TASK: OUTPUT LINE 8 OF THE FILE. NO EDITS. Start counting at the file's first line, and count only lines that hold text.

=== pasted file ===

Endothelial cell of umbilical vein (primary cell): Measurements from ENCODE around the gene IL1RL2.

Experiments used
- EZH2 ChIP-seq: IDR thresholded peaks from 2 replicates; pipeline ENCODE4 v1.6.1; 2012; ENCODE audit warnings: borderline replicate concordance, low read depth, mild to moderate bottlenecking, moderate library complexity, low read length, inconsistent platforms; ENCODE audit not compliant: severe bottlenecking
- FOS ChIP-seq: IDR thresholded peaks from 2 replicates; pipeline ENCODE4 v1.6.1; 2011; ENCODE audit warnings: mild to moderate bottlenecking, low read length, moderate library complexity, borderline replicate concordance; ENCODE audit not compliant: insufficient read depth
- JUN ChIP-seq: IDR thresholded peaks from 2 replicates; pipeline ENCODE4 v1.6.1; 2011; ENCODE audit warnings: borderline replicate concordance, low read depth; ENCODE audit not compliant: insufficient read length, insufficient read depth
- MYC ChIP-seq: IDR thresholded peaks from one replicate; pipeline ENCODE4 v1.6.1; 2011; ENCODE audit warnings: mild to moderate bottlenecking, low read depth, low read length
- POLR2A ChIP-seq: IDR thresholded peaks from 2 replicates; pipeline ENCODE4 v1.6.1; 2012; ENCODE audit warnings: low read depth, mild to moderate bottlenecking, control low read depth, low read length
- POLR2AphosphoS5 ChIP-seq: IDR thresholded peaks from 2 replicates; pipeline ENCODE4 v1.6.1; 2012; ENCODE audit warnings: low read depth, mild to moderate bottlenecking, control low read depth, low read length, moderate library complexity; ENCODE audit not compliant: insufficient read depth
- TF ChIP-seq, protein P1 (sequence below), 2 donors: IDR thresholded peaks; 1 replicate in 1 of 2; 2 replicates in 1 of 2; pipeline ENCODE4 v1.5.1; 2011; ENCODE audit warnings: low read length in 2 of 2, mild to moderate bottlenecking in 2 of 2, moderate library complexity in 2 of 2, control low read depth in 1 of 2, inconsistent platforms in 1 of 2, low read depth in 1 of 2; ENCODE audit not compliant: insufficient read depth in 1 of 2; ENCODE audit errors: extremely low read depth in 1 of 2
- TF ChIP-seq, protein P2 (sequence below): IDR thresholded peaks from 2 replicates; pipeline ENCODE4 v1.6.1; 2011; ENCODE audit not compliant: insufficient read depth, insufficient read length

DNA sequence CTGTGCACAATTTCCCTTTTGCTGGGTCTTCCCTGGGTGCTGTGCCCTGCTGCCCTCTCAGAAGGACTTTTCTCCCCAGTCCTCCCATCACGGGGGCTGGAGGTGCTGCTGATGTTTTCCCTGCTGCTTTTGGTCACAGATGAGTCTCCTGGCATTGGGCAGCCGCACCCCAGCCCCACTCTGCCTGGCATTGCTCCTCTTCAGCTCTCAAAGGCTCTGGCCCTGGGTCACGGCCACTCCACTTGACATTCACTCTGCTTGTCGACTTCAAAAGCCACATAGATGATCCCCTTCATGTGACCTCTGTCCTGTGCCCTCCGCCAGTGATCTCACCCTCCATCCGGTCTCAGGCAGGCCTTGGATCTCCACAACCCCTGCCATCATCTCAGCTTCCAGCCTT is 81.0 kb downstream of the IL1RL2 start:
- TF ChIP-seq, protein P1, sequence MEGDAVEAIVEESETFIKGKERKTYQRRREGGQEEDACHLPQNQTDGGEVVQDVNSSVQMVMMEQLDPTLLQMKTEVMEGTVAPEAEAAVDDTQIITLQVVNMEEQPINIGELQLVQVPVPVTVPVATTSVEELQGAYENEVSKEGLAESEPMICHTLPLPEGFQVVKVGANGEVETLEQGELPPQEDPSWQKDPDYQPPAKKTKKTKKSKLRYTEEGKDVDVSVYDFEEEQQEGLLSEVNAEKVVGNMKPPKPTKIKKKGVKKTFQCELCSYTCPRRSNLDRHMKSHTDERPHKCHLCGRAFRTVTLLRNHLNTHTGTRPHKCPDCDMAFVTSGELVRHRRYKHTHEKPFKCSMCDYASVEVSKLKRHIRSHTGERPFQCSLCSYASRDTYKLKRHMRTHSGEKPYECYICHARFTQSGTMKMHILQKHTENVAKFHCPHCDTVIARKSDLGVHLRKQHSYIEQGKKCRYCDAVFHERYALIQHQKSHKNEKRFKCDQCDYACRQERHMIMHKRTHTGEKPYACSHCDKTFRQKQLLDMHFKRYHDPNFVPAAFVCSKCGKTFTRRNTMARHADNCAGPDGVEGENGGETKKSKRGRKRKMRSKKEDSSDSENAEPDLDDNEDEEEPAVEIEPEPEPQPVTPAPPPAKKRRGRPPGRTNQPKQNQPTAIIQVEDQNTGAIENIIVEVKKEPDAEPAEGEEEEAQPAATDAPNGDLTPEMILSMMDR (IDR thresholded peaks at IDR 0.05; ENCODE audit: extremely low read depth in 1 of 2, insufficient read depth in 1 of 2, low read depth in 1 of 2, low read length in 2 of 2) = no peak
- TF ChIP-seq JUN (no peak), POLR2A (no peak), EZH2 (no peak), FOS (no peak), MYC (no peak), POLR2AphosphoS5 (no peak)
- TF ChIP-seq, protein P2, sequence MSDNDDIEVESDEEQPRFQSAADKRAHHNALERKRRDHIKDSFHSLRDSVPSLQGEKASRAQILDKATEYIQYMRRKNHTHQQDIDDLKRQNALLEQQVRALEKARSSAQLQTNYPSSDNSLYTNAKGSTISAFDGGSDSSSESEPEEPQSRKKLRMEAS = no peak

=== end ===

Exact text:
- POLR2AphosphoS5 ChIP-seq: IDR thresholded peaks from 2 replicates; pipeline ENCODE4 v1.6.1; 2012; ENCODE audit warnings: low read depth, mild to moderate bottlenecking, control low read depth, low read length, moderate library complexity; ENCODE audit not compliant: insufficient read depth